Software // Operating Systems
News
8/9/2014
09:06 AM
Connect Directly
Twitter
RSS
E-Mail
50%
50%

Apple Patent Points To Siri On Macs

Apple's Siri might soon appear on Macs if a new patent application is any indication.

Eavesdropping On A New Level
Eavesdropping On A New Level
(Click image for larger view and slideshow.)

Based on a patent application published this week, Apple could soon bring Siri, its digital personal assistant for iPhones and iPads, to Macs. It's unclear if and when Apple will make the move, but as described in the application, which was submitted in February, the Mac-based version won't be a simple port of what's already available on iOS devices. Rather, it is designed to leverage OS X's superior horsepower for more sophisticated and powerful tasks, and to push the boundaries of multi-tasking.

The 92-page application, whose publication was first reported by the website AppleInsider, builds on long-running rumors. Siri has been available on iOS since 2011, but despite speculation, Apple's typically secretive leaders have never broached plans to bring the virtual assistant to OS X. The company has hinted at such a move in previous patents, however, and with the newest release, it's clear Apple has dedicated significant thought and resources to the concept.

[Are Apple's new MacBook Pros right for you? Read Apple Refreshes MacBook Pros, Cuts Prices.]

Apple's application describes several possible methods for invoking and interacting with the desktop virtual assistant, including natural language queries; text input; and gesture and touch controls, such as those inputted through a track pad.

Based on the application, users should be able to summon Siri from anywhere in the OS. As is the case in the iOS version of Siri, the desktop virtual assistant will communicate with an Apple server to generate responses to queries. The application states that the assistant will use context and verbal cues to differentiate various types of user actions. It should be able to infer, for example, when the user speaks to dictate text and when the user speaks to initiate a web search.

Siri for Mac might use graphical context, as well. If the user hovers his mouse cursor over a file, for instance, Siri will recognize the user's intention to work with the file. The user might instruct Siri to print the file, copy it, or to merge it with another document. Likewise, the application indicates that Siri for Mac can sort, organize, and merge files within a folder. Apple also describes examples in which users can apply new settings to emails, such as marking the message as "urgent," via spoken commands. It can also "hold" a collection of files that the user wants to summon later.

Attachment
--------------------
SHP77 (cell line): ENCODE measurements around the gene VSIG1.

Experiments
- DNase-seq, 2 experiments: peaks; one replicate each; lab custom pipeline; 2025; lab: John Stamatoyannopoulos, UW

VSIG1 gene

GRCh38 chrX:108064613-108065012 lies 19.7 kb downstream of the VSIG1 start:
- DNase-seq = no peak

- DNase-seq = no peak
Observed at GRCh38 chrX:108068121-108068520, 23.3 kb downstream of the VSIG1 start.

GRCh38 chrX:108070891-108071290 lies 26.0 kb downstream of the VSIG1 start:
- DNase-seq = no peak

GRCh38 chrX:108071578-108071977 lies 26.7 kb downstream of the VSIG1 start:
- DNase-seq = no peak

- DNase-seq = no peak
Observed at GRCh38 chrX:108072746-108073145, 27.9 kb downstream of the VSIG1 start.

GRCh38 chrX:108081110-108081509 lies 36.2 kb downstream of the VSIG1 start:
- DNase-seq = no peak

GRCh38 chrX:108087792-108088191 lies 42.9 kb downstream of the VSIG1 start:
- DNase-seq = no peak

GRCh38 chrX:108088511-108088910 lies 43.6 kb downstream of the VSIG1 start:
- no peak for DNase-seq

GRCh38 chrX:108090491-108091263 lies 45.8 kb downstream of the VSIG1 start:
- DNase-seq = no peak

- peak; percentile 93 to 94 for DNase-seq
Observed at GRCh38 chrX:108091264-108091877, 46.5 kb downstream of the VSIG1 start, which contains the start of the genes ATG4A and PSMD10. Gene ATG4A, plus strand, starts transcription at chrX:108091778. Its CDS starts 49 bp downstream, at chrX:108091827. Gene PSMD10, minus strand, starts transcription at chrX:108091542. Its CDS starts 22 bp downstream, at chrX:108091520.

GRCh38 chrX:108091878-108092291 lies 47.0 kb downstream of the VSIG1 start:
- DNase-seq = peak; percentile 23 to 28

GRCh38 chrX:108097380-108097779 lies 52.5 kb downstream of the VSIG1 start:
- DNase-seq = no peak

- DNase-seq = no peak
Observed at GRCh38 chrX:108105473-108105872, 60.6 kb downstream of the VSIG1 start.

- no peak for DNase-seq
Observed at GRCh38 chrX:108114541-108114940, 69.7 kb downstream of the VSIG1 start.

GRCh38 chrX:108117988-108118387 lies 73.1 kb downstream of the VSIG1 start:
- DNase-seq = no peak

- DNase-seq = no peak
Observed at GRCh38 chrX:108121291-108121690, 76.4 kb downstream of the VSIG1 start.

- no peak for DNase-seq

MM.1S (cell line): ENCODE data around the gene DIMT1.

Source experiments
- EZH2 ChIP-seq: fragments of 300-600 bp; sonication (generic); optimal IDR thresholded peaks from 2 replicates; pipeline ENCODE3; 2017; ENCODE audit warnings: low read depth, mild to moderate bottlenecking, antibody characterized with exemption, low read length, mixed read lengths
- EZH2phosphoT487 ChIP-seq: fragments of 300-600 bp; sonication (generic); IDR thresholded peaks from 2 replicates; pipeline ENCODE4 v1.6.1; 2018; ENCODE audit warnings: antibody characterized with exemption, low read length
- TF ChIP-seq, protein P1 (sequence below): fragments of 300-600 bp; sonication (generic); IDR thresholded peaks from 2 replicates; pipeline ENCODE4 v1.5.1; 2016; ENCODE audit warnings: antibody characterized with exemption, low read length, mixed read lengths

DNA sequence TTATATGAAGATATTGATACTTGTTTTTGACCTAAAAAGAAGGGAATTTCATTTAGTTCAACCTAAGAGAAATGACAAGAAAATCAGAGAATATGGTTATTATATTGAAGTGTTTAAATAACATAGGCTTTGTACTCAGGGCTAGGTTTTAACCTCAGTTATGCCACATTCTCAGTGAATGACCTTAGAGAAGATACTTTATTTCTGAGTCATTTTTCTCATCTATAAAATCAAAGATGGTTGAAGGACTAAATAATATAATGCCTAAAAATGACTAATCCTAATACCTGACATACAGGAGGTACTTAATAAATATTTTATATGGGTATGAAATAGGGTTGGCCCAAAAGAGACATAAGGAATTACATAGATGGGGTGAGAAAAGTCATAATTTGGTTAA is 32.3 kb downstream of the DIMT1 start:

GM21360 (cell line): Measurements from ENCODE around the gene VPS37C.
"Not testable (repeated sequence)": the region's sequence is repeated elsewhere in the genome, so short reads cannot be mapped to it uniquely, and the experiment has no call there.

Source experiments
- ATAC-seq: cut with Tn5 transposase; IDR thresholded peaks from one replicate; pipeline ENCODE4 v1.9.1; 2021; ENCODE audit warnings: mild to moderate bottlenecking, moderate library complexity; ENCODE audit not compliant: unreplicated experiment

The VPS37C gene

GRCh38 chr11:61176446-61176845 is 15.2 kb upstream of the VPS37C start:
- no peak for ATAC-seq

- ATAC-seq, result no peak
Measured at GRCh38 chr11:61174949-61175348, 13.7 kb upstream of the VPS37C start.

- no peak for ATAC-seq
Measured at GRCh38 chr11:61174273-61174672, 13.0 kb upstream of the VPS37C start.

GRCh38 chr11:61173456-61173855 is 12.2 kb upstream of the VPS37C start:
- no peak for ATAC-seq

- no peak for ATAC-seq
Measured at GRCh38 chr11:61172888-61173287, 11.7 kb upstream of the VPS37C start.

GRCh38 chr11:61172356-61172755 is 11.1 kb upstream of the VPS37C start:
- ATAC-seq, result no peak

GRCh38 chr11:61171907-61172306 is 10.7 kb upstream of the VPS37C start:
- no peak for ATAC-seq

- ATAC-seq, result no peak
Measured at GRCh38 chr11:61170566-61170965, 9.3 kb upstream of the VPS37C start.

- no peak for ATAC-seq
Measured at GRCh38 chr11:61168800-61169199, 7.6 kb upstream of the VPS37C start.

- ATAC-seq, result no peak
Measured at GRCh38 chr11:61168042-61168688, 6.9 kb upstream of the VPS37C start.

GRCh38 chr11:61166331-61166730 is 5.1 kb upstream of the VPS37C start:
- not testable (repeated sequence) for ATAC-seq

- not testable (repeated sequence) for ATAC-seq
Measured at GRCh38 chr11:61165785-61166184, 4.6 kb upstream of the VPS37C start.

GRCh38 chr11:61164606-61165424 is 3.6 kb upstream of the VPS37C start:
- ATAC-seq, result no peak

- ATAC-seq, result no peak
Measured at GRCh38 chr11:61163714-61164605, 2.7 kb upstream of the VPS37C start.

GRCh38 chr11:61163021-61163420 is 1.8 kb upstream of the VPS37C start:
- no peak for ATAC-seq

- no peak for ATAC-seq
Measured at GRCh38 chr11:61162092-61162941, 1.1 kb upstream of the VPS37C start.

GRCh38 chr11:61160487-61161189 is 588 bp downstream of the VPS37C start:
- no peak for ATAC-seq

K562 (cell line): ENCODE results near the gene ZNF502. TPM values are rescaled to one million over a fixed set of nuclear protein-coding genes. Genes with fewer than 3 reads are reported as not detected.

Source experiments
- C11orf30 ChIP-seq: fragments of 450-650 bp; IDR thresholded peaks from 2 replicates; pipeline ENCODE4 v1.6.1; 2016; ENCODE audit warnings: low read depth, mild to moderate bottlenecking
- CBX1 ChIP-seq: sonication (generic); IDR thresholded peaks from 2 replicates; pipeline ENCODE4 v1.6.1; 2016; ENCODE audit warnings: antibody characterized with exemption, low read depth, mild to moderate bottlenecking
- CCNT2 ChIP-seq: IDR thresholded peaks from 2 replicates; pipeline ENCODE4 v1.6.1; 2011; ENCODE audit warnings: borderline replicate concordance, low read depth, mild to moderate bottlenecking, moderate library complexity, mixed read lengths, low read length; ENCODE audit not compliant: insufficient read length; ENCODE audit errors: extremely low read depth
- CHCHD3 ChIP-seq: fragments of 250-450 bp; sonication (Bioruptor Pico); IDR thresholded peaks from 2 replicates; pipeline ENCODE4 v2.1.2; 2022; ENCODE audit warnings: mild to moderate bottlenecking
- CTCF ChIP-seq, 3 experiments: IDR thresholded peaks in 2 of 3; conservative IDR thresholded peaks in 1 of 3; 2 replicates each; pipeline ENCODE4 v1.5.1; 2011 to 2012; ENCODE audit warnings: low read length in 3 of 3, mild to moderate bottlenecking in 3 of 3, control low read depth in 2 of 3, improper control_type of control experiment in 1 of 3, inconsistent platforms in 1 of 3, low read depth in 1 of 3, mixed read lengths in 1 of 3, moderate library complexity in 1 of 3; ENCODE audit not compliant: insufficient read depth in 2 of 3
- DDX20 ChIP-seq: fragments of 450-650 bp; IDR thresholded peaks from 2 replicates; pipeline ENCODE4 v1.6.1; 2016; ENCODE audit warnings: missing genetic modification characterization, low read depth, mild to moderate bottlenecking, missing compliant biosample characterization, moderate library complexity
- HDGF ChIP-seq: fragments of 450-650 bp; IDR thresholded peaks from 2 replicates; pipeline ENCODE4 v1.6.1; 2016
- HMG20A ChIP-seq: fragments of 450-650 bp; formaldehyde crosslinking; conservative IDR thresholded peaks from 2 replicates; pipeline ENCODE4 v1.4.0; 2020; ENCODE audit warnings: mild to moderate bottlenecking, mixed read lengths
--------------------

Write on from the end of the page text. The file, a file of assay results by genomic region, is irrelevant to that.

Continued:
An illustration from Apple's patent application.(Source: US Patent and Trademark Office)
An illustration from Apple's patent application.
(Source: US Patent and Trademark Office)

Most intriguingly, Apple suggests its desktop assistant can act as a "third hand." That is, if the user is using a keyboard, mouse, and track pad to work on one project in the foreground, Siri can handle a separate project in the background. The application illustrates that someone working on a text document might want to insert a picture. Rather than searching for the image herself, the user can simply direct Siri to find one, and then continue working until Siri presents the results.

Such a feature could change the nature of multi-tasking. Today, people don't literally multi-task as much as they rapidly toggle among tasks. The fact that workers generally need to see each task they perform only exacerbates this problem, as most people have only so much screen real estate with which to work. But as described by Apple, Siri could help people stay focused even while juggling several tasks, and to ultimately be more productive.

The devil will be in the details, of course. If users are to trust Siri with productivity tasks, Siri must first demonstrate that it's up to the challenge. Suppose, for example, that a project requires not simply an attractive image, but an attractive image that can be republished under a Creative Commons license. Will Siri be able to accommodate such a request?

Siri currently is absent from the OS X Yosemite preview, which will be released as a final product this fall. That said, it's likely Siri will show up on MacBooks and iMacs eventually. Though Apple keeps its desktop and mobile OSes separate, OS X and iOS already share many features and resources, and they will share even more when Yosemite and iOS 8 are unleashed this fall. Apple execs have said that, even though computers and tablets are different tools that need different UIs, the users' digital experience should follow them across devices. Given that Siri is a core part of the iOS experience, it seems only natural that Apple would extend its digital assistant to Macs.